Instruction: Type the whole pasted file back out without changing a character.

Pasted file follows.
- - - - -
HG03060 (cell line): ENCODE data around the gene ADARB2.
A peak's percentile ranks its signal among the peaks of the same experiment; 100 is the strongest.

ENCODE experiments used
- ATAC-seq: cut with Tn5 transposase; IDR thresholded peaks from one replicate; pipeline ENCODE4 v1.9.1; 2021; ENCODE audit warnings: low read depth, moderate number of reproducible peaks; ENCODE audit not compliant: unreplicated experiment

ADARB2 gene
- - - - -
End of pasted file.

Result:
HG03060 (cell line): ENCODE data around the gene ADARB2.
A peak's percentile ranks its signal among the peaks of the same experiment; 100 is the strongest.

ENCODE experiments used
- ATAC-seq: cut with Tn5 transposase; IDR thresholded peaks from one replicate; pipeline ENCODE4 v1.9.1; 2021; ENCODE audit warnings: low read depth, moderate number of reproducible peaks; ENCODE audit not compliant: unreplicated experiment

ADARB2 gene